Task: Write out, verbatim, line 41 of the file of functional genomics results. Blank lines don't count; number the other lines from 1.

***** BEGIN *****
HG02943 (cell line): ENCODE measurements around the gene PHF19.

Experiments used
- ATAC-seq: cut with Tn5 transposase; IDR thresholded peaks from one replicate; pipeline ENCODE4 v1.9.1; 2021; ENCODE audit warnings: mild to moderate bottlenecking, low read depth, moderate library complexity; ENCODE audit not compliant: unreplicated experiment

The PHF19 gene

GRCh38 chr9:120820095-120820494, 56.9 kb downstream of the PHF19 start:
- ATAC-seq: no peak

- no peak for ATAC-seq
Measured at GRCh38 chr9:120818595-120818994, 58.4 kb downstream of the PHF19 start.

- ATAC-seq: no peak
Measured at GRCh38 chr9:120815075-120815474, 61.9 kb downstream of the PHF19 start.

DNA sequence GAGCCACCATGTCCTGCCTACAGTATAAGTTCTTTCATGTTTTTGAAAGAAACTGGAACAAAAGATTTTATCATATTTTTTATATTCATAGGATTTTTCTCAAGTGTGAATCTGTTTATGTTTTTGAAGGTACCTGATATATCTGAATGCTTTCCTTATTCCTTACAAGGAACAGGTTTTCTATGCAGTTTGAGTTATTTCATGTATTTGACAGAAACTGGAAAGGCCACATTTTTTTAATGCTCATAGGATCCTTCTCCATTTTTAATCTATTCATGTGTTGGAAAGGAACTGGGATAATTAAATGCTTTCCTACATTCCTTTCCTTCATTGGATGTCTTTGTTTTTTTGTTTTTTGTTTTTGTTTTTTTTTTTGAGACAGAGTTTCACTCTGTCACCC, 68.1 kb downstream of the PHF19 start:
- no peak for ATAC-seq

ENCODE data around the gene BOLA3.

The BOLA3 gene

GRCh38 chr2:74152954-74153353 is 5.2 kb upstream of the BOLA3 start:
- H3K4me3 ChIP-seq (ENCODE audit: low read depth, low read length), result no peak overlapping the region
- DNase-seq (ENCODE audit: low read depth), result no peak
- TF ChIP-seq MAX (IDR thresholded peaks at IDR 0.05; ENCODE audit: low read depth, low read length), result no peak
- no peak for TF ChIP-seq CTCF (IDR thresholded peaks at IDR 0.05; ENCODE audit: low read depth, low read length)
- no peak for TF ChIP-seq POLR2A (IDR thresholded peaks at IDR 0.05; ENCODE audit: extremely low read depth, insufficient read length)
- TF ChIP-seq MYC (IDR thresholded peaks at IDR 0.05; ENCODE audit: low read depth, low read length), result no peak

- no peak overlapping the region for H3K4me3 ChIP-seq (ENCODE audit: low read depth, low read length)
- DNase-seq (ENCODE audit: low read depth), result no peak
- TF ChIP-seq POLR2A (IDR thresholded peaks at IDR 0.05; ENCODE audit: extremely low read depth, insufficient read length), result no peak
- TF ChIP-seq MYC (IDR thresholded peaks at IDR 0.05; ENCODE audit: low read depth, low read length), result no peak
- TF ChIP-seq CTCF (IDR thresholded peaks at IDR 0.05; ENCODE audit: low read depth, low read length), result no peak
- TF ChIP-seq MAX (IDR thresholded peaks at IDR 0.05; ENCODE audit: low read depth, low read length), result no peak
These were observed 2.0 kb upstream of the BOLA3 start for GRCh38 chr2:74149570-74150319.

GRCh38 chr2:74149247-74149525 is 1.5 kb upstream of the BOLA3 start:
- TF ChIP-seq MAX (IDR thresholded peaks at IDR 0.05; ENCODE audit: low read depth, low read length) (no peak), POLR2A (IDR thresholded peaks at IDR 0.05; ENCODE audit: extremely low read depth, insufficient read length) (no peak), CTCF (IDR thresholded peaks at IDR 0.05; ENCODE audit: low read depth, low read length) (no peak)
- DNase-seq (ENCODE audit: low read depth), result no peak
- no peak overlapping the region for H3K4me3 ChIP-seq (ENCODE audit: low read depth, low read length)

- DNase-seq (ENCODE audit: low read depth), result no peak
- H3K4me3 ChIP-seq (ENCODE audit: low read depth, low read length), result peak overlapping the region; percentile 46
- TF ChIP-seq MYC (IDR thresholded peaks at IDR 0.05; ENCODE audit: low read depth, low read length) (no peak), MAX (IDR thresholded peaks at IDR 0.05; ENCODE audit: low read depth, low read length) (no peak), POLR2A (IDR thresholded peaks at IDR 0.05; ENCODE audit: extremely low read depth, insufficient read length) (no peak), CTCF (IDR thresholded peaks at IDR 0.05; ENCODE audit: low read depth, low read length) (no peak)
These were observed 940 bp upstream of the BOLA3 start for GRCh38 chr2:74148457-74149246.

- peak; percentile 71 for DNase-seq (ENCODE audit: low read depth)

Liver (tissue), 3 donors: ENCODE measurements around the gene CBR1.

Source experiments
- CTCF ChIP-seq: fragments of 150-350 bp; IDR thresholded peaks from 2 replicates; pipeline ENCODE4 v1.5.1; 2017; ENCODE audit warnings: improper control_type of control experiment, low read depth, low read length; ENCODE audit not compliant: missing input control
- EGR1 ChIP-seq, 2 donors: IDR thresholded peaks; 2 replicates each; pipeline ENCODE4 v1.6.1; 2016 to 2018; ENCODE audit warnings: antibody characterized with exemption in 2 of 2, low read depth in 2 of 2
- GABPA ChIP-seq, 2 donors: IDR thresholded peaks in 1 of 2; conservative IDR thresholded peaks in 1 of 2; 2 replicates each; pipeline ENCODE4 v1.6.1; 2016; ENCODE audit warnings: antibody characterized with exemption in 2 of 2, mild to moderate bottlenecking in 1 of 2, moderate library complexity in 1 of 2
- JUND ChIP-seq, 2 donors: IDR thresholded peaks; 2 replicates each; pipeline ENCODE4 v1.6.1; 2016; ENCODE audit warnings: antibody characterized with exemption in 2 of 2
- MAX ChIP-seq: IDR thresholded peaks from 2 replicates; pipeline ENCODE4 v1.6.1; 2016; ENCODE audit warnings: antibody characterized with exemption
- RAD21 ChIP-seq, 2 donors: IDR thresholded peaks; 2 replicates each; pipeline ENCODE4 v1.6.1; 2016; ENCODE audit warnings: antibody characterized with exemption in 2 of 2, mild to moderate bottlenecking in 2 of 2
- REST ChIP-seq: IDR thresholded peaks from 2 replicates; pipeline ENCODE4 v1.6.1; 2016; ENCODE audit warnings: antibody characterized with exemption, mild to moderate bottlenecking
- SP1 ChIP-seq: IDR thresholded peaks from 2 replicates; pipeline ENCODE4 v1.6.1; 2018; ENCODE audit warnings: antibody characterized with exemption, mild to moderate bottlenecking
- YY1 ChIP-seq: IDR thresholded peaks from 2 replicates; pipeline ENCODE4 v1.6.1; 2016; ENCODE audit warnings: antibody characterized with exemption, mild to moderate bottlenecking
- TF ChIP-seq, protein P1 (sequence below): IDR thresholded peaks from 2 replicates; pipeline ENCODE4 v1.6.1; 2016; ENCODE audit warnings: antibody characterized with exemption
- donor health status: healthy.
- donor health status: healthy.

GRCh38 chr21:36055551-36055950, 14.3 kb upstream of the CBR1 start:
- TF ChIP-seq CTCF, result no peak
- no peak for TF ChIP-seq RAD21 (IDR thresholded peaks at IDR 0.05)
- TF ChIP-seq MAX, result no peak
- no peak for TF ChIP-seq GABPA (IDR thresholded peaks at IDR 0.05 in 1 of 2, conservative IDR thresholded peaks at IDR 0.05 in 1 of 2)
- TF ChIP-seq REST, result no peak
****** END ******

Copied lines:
- EGR1 ChIP-seq, 2 donors: IDR thresholded peaks; 2 replicates each; pipeline ENCODE4 v1.6.1; 2016 to 2018; ENCODE audit warnings: antibody characterized with exemption in 2 of 2, low read depth in 2 of 2